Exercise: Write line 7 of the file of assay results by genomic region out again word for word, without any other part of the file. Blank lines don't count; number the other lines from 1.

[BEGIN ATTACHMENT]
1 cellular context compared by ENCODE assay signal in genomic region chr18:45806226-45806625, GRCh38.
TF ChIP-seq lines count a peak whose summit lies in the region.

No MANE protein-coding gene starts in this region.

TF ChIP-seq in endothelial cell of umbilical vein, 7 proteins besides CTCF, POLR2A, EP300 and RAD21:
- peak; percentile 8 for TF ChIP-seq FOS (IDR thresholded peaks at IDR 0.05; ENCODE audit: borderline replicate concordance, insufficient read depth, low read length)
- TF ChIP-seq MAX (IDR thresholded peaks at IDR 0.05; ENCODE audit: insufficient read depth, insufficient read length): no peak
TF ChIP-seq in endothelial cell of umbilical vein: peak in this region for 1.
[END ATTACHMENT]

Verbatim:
TF ChIP-seq in endothelial cell of umbilical vein: peak in this region for 1.